Wow you have lead every where. I would try to keep the placement a little simpler. You started with a racket you like I assume so I would try to keep the frame just the way you started for the most part which means you must identify what you have to begin with. SW, balance, weight, and MgR/I. And if you are concerned about stability TW. With a goal in mind add lead only to reach those goals. If you want more SW add the mass to 12, and if you want more stability add mass to 3 and 9. Remember any mass you add you must carry around on the court. I would add mass in the handle afterward to meet the balance or MgR/I goals. If you are matching 2 or more rackets it gets a little more complicated because you need them all the same.
 

teekaywhy

Professional
I agree with @Irvin and @esgee48 on this. Modding just to add weight with no idea of what "right" static specs (for you) is like the shotgun approach to hitting a target. I'd start with a racquet with which you play well or at least find comfortable and try to blueprint it with the critical numbers: Static weight, SW, Balance, MGR/I. Do this for unstrung but modded and then strung as you would play on court. If you can't get the static specs or are guessing then your foundation for modding is not established and makes anything thereafter not efficient at best, and at worst, useless.

I don't mean to be overly critical, but I think having a little clearer idea of what you're trying to achieve (metrics wise) will resolve a lot of your questions.
 

KG32

Rookie
Wow you have lead every where. I would try to keep the placement a little simpler. You started with a racket you like I assume so I would try to keep the frame just the way you started for the most part which means you must identify what you have to begin with. SW, balance, weight, and MgR/I. And if you are concerned about stability TW. With a goal in mind add lead only to reach those goals. If you want more SW add the mass to 12, and if you want more stability add mass to 3 and 9. Remember any mass you add you must carry around on the court. I would add mass in the handle afterward to meet the balance or MgR/I goals. If you are matching 2 or more rackets it gets a little more complicated because you need them all the same.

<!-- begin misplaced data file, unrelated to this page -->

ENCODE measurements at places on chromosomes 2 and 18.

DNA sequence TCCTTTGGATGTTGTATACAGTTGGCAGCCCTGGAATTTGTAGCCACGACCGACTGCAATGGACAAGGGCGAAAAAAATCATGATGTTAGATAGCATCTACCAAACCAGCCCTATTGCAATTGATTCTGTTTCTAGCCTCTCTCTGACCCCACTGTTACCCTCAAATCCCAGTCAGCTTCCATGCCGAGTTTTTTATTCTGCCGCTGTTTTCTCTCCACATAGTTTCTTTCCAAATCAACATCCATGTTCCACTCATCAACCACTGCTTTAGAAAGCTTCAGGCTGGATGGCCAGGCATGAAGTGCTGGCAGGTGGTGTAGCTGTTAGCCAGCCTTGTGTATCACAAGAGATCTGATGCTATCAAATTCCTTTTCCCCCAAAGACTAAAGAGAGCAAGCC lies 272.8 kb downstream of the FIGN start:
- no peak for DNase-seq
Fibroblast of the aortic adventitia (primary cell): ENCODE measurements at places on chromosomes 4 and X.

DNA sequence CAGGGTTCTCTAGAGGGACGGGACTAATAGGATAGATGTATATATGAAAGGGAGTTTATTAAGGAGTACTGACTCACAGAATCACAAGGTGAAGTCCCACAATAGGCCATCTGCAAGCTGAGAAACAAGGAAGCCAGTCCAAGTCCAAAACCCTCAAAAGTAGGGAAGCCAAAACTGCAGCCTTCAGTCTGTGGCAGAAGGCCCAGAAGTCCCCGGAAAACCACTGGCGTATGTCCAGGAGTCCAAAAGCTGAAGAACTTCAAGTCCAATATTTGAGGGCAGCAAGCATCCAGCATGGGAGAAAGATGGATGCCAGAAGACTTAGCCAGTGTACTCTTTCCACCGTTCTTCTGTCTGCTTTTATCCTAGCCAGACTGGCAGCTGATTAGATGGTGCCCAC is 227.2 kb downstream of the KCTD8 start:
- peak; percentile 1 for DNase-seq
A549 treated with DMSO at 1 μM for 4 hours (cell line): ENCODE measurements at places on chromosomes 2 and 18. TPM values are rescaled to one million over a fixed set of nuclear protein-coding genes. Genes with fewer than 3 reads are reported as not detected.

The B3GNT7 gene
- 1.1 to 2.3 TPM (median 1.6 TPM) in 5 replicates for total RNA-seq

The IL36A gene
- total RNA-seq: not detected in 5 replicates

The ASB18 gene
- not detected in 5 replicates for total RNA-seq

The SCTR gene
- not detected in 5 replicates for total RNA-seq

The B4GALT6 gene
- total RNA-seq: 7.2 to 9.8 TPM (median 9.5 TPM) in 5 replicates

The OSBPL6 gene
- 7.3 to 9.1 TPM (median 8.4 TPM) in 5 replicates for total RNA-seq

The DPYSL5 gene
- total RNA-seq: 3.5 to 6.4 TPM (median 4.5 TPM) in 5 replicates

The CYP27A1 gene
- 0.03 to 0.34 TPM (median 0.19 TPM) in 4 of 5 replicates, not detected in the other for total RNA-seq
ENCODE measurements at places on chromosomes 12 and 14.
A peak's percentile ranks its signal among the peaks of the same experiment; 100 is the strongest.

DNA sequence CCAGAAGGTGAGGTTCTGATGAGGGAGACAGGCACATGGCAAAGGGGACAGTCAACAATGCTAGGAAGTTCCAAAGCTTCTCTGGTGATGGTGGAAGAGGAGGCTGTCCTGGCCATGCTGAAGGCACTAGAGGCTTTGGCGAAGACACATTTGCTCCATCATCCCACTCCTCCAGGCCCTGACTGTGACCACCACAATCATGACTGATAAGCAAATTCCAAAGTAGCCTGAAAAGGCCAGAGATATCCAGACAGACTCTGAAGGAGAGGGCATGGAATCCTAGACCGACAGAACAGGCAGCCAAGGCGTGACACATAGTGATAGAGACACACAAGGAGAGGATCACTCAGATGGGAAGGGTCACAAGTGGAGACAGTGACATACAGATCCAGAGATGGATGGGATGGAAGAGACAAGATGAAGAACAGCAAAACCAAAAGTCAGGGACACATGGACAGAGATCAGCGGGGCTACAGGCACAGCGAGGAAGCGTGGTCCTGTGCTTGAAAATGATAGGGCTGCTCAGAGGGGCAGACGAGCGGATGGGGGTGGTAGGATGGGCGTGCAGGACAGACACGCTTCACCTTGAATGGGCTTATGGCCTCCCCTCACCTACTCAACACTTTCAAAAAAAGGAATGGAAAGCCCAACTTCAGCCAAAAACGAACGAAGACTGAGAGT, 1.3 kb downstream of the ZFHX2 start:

I agree with @Irvin and @esgee48 on this. Modding just to add weight with no idea of what "right" static specs (for you) is like the shotgun approach to hitting a target. I'd start with a racquet with which you play well or at least find comfortable and try to blueprint it with the critical numbers: Static weight, SW, Balance, MGR/I. Do this for unstrung but modded and then strung as you would play on court. If you can't get the static specs or are guessing then your foundation for modding is not established and makes anything thereafter not efficient at best, and at worst, useless.

I don't mean to be overly critical, but I think having a little clearer idea of what you're trying to achieve (metrics wise) will resolve a lot of your questions.

Except for the MGR/I nonsense...
 

teekaywhy

Professional
Except for the MGR/I nonsense...
Hey, 90% agreement is good! Mgr/I is nothing more than circumstantial validation. BUT, it can be a very useful tool in correlating SW and static weight to perceived performance. And at worst, it can give some starting point for target specs.
 

Irvin

Talk Tennis Guru
Except for the MGR/I nonsense...
LOL So I assume you’re ok with SW, balance, and weight but believe MgR/I is nonsense. Even though MgR/I is nothing more that SW, balance, and weight. The OP and many others have a racket they are very happy with and they add weight all up and down the racket here there and everywhere trying to achieve something. I propose it you want to increase SW put lead at 12 and if you want to stability put weight at 3 and 9. But when you do that you will be throwing off the balance and weight of the racket. MgR/I is nothing more than a ration of balance / inertia for a given mass. Once you find that feel you like it is best to try and stay in the neighborhood.